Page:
An even more common problem are when fans compare trees that don't really lend themselves to direct comparison. The easiest example is trying compare HR hitters in the Dead Ball era to other eras, or not giving Dead Ball HR hitters their due.

          It's not rocket science. Just calculate an "HR+T" type of stat, similar to how OPS+ is calculated, but compared to the average team that year instead of average player.

          Almost no one cares about Gavvy Cravath having some of the best power hitting seasons of all-time, adjusted for era. In 1915 Cravath led the NL with 24 HRs, but his real achievement is obvious only when considering the average TEAM hit only 28.1 HRs that year. In other words, Cravath hit .853 HRs for every HR the average team hit, or an HR+T of .853.

          In comparison, when Barry Bonds hit 73 HRs in 2001, that equated to a .396 HR+T. To equal Cravath's dominant 1915 season in 2001, someone would have had to hit 153 HRs.

          When you adjust for era that way, the only players in AL or NL history who exceeded Cravath's 1915 season were Ruth (8 times, topped by his 1920 season when he had an HR+T of 1.171) and Gehrig (once).

          I'm not saying Cravath > Bonds. I'm saying almost no one cares about Cravath because he's tied for 767th in all-time HRs. Which again, is because most people have no inkling that they can't compare HR trees in the Dead Ball era with trees in other eras.

          Even for Cobb and Wagner, they aren't remembered for their pure power, but adjusting for era for them would produce results surprising to most fans, even long-timers on this site. Cobb's best HR+T season was .661 in 1909, or 118 HRs in 2001. Honus's best was .530 in 1908, or 95 HRs in 2001. And he didn't even lead the league in HRs.

          Back to the OP's question of forest vs. trees, IMO adjusting for era with an HR+ or HR+T type of stat is one "forest" way of measuring trees on a level playing field, regardless of era.
          Last edited by Unconventional; 09-18-2021, 11:42 PM.

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          • #6
            Nearly all of this discussion, IMO, boils down to ensuring an ability to compare eras. Comparison across eras defeats the purpose of what the research is meant to accomplish.

            For example, I would be very, very surprised..... Shocked! (using columnist Bob Ryan's term), if the home field advantage of the current era Baltimore O's is measurable. Further, it would be interesting to compare team's current measure against the Orioles' HFA in their '66-'83 heyday, I'm sure the O's in their heyday had a strong advantage for some reason or another.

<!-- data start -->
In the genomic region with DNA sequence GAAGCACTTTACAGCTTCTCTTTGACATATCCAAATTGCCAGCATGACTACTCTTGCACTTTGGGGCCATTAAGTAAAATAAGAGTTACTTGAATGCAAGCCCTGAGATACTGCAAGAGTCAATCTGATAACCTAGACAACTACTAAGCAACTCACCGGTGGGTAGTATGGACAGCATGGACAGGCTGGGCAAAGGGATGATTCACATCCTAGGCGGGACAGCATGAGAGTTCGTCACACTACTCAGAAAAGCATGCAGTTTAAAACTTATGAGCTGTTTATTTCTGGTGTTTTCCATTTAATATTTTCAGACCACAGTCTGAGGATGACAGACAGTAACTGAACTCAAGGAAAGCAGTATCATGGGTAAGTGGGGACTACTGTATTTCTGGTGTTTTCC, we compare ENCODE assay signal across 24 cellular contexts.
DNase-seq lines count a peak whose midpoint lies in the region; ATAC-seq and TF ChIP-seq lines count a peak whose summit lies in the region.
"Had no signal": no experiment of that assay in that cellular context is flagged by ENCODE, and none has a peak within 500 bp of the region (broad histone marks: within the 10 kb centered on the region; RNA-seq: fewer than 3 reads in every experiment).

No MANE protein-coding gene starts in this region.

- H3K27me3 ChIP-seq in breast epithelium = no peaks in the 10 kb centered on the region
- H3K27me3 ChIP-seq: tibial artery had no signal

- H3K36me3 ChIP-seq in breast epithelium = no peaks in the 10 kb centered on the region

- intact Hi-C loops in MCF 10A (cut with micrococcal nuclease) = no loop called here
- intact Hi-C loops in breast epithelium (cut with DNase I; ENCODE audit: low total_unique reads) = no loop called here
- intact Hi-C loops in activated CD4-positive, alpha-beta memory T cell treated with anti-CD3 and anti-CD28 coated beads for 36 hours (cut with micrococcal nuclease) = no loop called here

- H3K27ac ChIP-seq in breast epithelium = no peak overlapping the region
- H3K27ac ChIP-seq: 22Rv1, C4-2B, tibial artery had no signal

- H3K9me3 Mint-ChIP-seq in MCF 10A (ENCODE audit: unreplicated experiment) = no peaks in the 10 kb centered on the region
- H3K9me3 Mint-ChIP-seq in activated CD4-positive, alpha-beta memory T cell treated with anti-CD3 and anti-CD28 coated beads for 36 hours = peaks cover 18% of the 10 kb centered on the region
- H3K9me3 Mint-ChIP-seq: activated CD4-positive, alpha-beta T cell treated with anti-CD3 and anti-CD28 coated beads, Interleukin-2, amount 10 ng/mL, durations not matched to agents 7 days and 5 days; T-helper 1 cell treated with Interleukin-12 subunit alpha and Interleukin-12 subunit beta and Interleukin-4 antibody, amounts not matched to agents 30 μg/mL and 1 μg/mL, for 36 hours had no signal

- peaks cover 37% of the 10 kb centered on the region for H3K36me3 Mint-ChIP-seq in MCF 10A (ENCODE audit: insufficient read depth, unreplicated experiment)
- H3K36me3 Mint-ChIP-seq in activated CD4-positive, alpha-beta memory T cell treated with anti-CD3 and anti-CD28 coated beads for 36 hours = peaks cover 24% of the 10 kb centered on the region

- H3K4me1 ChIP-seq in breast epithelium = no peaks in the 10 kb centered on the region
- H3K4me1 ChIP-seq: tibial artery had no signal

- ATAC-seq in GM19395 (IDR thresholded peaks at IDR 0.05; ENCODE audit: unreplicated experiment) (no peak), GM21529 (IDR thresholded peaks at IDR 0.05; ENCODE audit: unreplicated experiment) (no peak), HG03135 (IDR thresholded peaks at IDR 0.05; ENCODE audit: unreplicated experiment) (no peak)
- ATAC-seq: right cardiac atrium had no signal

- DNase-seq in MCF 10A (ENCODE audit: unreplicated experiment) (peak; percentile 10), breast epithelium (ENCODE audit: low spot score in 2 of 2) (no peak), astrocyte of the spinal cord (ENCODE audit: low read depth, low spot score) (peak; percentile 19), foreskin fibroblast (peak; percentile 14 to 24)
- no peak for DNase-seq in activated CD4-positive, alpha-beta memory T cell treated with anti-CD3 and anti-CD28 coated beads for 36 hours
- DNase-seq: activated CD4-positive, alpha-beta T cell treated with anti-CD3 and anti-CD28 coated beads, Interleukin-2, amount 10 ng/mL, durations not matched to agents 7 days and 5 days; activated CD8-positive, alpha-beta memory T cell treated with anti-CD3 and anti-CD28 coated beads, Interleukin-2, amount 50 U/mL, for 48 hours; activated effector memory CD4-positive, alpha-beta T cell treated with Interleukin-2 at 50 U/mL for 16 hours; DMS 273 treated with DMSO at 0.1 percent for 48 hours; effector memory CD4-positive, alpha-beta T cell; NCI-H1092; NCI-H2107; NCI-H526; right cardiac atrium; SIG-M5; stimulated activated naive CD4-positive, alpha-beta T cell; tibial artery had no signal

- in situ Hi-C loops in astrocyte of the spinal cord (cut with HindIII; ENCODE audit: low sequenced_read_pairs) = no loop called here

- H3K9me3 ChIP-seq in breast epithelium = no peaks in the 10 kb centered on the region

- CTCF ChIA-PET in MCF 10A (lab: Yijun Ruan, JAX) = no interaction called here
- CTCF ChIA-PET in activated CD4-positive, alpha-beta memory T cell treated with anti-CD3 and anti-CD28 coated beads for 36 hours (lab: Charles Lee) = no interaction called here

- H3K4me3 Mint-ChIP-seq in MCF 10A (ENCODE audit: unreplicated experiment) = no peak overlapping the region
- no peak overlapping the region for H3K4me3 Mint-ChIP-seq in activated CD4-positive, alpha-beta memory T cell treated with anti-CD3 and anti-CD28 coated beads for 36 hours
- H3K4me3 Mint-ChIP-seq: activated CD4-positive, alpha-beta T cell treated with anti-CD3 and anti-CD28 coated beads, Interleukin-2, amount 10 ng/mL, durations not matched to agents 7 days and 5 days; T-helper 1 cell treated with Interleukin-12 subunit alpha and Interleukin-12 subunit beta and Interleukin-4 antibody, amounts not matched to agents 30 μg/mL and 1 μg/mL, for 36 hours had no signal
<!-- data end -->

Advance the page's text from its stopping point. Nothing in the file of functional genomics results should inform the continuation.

Another example would be the Red Sox HFA within any season. For time immemorial, opponents have not been able to get their head around how to take advantage of the Green Monster. IMHO, Red Sox right handed hitters just accept their ability. They either know they can pull the ball off the Monster or they can't. Lefties either know they can go oppo or they cannot. This adds up to a major and resilient HFA over time.

            And then, IMHO, every team has the benefit of sleeping in their own beds and enjoying the comforts of home in every way. Home cooking doesn't just refer to umpiring. It literally could relate to their wives/GFs, or private chefs, ability to prepare 3 solid meals as often as possible.

            All of that would show up in analyses, I am quite certain. However, comparison across eras will involve variables which can barely be appreciated today. We cannot imagine what train travel was decades ago, how players could sleep on the trains, or whether they told the truth about doing so. The effects of cookie cutter stadiums may have levelled the effects of HFA during the days of cookie cutter stadiums in Philly, Cincy, Pittsburgh and STL. We cannot know what we cannot imagine.
            Catfish Hunter, RIP. Mark Fidrych, RIP. Skip Caray, RIP. Tony Gwynn, #19, RIP

            A fanatic is someone who can't change his mind and won't change the subject. -- Winston Churchill. (Please take note that I've recently become aware of how this quote applies to a certain US president. This is a coincidence, and the quote was first added to this signature too far back to remember when).

            Experience is the hardest teacher. She gives the test first and the lesson later. -- Dan Quisenberry.